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The five-year contract has already led to British Waterways - which manages and maintains 2,000 miles of canals and rivers in the UK - reducing its server requirements by 60%.
Fujitsu is migrating the organisation from Novell-based servers and e-mail systems to Microsoft Windows operating systems and Exchange mail servers, as part of an ongoing upgrade that also includes desktops and laptops.
The services firm is also providing a 24-hour helpdesk for British Waterway's 1,500 staff, including the 75 who work remotely. The desktops will be managed remotely by a Fujitsu support centre and 16 British Waterways IT staff will transfer to Fujitsu under TUPE staff-transfer rules.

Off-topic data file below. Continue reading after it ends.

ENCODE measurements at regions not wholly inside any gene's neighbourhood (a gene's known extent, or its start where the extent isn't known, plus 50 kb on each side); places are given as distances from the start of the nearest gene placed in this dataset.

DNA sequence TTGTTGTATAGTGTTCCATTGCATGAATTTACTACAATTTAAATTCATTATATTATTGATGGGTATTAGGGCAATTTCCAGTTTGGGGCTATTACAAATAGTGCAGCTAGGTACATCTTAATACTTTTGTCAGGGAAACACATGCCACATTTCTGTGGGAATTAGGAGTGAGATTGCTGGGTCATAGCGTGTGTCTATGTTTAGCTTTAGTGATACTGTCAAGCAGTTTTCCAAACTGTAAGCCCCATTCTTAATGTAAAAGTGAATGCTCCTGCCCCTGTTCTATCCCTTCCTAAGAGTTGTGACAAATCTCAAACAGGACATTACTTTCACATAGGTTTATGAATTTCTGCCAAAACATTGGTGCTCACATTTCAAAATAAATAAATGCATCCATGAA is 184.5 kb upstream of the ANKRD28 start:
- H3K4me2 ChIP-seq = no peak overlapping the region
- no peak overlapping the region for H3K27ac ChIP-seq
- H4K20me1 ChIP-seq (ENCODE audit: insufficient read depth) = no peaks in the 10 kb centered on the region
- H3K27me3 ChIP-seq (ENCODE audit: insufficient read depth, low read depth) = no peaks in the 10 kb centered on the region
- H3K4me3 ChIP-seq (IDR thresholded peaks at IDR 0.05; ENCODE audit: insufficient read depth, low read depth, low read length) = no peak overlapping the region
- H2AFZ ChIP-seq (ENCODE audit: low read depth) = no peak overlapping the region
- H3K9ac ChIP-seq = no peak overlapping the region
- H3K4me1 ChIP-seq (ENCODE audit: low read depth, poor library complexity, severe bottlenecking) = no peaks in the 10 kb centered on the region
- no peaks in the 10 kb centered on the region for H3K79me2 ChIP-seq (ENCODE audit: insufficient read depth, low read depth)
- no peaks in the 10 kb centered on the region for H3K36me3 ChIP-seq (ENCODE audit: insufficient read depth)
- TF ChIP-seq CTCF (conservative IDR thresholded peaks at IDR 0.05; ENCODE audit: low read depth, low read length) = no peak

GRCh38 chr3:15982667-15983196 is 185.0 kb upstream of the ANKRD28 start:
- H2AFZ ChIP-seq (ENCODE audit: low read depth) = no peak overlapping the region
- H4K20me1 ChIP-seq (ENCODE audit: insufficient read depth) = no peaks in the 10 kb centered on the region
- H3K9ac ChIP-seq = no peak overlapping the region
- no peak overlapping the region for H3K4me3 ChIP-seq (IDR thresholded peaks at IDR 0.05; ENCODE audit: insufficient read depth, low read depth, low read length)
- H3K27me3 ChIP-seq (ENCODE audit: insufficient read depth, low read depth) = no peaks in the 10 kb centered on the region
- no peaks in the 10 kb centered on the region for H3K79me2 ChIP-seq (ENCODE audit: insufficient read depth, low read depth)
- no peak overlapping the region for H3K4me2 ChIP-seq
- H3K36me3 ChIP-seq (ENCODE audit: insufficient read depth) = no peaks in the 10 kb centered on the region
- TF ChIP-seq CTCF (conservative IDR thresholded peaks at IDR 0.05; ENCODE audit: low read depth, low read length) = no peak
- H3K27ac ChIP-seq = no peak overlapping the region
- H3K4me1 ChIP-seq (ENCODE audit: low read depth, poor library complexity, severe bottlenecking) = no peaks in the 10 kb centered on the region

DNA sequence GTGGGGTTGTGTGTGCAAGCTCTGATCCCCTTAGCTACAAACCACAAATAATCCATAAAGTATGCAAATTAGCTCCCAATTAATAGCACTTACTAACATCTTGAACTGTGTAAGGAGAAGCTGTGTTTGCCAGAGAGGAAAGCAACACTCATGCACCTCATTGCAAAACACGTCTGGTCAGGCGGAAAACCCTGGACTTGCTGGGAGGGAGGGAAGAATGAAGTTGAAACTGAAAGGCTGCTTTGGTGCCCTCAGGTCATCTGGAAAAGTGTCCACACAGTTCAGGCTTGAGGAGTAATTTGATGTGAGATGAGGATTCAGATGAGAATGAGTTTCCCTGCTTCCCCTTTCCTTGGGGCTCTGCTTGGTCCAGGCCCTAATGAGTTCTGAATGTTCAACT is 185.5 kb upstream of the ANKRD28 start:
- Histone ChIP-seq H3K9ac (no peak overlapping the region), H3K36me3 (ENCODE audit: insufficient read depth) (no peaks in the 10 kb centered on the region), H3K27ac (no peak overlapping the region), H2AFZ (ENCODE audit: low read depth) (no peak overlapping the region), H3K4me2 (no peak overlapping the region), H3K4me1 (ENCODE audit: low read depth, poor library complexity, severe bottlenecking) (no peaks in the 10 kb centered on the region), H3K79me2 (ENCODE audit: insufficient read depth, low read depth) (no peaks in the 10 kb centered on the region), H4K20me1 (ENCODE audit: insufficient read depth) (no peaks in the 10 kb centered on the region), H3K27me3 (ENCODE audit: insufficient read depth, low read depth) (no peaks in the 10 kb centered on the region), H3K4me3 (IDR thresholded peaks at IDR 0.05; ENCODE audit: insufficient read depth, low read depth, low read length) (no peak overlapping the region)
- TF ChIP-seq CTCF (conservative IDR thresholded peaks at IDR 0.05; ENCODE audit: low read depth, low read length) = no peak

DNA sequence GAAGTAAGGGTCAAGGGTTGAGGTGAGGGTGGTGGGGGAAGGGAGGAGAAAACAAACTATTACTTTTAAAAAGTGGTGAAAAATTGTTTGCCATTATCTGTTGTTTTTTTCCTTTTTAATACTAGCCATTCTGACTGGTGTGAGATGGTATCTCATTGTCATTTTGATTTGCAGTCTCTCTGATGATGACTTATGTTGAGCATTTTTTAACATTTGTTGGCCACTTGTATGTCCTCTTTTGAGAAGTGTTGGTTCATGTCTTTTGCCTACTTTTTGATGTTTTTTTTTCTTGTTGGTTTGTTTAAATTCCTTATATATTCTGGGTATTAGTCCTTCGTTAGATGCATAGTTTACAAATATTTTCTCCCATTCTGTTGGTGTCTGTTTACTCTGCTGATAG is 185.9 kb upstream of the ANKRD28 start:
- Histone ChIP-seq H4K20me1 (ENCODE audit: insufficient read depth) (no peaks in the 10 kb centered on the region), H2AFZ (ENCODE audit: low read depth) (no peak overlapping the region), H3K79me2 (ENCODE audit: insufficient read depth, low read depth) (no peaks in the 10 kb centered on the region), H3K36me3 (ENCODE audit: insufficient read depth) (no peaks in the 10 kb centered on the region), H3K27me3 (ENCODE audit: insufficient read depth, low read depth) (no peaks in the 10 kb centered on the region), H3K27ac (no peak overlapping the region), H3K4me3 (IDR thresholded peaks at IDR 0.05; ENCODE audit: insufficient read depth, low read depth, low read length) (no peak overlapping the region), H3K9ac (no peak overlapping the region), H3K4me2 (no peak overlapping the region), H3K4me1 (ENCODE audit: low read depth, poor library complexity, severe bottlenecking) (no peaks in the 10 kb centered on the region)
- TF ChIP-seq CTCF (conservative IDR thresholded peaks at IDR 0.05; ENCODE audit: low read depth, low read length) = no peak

British Waterways said the contract was part of its strategy to modernise and become more independent of the government. The cost savings will assist it in achieving its objective of becoming largely self-sufficient by 2012, reducing the funding it gets from the Department for Environment, Food and Rural Affairs.
Richard Walsh, British Waterways IT director, said, "It is important for us to cut costs in as many ways as we can. Obviously, IT must play its part. Fujitsu's proposal demonstrated the best-value while providing the most comprehensive option for us."